A recent study by Devine et al. (2012) found that there were differential effects of CO2 on different senses and that one sense might overcome the impairment of another sense. Such sensory redundancy could reduce the effects of high CO2. In Devine et al.’s (2012) study, three species of damselfish that depend on both olfactory and visual cues to find appropriate settlement habitats retained the ability to select their preferred habitat although their olfactory sense had been impaired. This suggests that at least some fish will rely on other senses to compensate for the loss of one sense. Here, we investigated the effects of elevated CO2 on responses of fishes to visual, chemical, and visual cues paired with chemical cues of predators. Specifically, we were interested in experimentally testing whether appropriate responses to visual information could compensate for impaired olfactory antipredator senses that are commonly reported in damselfish.
The early life stages of many animals, including fishes, are extremely vulnerable to predation (Almany and Webster 2006). Due to their development in the plankton, settlement stage reef fish arrive to habitat patches that contain predators never before encountered. At this time, individuals would benefit from possessing a preprogrammed (i.e., innate) sensory response to a predation threat, be it visual or olfactory. There are many cases of fishes displaying innate responses to skin extracts of injured conspecifics (Chivers and Smith 1998; Lonnstedt and McCormick 2011) and odor cues emitted by their natural predators (Hawkins et al. 2004; Dixson et al. 2010). However, limited research has investigated if native prey fish display an innate response to the visual cues of predators (for an exception see Coss 1979). Highly diverse environments, such as coral reefs, contain vast numbers of fish of different colors, sizes, and body shapes (Marshall et al. 2003). Here, the ability to visually discriminate between predators and nonpredators should be of crucial importance for native prey. While it is known that ocean acidification impairs the ability of prey fish to detect olfactory signposts of risk, it is unknown whether visual information may partially compensate for the lack of olfactory abilities, and thus help maintain population replenishment in acidified oceans.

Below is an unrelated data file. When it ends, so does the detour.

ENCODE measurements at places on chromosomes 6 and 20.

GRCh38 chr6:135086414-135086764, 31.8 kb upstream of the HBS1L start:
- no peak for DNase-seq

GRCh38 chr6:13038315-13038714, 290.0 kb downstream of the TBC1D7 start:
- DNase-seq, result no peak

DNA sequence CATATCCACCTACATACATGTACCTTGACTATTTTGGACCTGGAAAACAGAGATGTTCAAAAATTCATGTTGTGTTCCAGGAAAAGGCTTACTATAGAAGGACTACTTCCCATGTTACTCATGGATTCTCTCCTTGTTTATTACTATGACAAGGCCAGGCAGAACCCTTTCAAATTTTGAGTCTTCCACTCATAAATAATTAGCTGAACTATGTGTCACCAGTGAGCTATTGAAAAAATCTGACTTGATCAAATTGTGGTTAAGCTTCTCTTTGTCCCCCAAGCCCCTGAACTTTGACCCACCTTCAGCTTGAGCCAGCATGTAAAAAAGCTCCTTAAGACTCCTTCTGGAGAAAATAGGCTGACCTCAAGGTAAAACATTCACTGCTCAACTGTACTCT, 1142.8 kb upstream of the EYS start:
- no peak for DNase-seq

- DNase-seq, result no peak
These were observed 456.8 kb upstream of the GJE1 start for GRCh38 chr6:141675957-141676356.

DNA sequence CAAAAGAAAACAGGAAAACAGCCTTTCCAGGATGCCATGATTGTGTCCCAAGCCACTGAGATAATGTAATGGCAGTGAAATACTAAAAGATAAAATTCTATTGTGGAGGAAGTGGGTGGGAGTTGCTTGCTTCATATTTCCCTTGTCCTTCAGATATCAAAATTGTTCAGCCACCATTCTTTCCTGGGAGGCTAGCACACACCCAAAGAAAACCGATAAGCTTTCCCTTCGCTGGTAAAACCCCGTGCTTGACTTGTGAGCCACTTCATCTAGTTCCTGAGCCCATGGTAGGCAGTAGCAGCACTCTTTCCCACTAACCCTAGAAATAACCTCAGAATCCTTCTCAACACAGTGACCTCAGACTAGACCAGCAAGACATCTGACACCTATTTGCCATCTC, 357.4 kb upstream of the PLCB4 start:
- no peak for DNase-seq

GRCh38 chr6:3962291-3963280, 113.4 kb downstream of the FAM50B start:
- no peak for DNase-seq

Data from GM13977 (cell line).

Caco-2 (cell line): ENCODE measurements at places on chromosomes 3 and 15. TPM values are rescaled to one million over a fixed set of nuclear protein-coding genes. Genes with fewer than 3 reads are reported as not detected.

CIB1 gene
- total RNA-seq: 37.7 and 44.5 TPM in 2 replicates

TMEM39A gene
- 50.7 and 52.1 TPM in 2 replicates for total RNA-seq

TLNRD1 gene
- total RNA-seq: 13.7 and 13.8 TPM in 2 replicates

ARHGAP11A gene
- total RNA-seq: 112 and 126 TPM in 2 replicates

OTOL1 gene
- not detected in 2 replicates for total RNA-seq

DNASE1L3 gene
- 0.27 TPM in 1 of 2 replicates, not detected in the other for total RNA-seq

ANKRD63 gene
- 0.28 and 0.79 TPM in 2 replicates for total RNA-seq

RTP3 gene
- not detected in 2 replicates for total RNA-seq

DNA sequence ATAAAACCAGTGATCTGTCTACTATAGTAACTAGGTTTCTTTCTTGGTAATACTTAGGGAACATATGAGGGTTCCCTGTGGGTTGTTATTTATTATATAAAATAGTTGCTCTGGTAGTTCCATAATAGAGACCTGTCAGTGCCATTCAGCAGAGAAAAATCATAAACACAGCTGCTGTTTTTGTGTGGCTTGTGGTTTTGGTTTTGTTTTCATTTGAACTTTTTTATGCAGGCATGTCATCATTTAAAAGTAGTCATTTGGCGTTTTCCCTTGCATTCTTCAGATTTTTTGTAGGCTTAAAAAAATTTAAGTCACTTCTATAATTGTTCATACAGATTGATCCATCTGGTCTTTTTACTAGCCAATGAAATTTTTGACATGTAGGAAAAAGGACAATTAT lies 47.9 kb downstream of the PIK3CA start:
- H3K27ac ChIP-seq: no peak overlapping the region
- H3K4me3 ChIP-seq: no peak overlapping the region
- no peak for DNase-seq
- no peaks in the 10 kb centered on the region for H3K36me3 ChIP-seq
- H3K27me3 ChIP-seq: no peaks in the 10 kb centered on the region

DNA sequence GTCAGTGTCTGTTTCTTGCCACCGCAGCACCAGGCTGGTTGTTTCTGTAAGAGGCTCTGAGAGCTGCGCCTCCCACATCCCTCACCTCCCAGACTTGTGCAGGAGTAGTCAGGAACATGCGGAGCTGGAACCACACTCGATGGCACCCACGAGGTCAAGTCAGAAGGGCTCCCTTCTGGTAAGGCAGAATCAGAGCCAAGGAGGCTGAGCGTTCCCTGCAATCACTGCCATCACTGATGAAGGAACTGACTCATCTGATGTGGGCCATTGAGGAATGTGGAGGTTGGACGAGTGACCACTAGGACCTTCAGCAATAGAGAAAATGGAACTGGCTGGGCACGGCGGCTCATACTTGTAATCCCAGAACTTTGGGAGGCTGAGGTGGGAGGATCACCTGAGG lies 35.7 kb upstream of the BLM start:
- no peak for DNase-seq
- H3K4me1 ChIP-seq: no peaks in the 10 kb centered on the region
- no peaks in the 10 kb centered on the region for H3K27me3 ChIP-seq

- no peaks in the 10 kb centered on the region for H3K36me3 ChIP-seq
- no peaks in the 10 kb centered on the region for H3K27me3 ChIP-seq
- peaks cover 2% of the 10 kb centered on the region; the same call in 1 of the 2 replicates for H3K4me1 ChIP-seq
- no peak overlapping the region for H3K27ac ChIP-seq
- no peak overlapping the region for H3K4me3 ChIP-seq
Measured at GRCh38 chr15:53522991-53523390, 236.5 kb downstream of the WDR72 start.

The current study aimed to determine how prey fish (ambon damselfish, Pomacentrus amboinensis) respond to the separate and combined effects of olfactory and visual cues of predators when exposed to a CO2 level (880 latm CO2) projected for the surface ocean by the end of this century (Doney 2010; Meinshausen et al. 2011). We specifically chose to study ambon damselfish because they appear to be the most sensitive of the four species of damsel fishes to CO2-induced impairment of their olfactory sense (Ferrari et al. 2011b). In order to test whether appropriate responses to visual cues could compensate for the loss of response to chemical cues, we conducted three experiments. The first experiment was designed to test how native (with no prior experience of predators) fish exposed to elevated PCO2 (880 μatm) respond to damage released skin extracts of conspecifics. Secondly, we tested whether responses to visual cues of a common predator were impaired in response to elevated PCO2. The final experiment examined if fish retained an antipredator response when exposed to visual and chemical indicators of risk simultaneously, testing whether the visual sense could overcome impairment of the olfactory sense.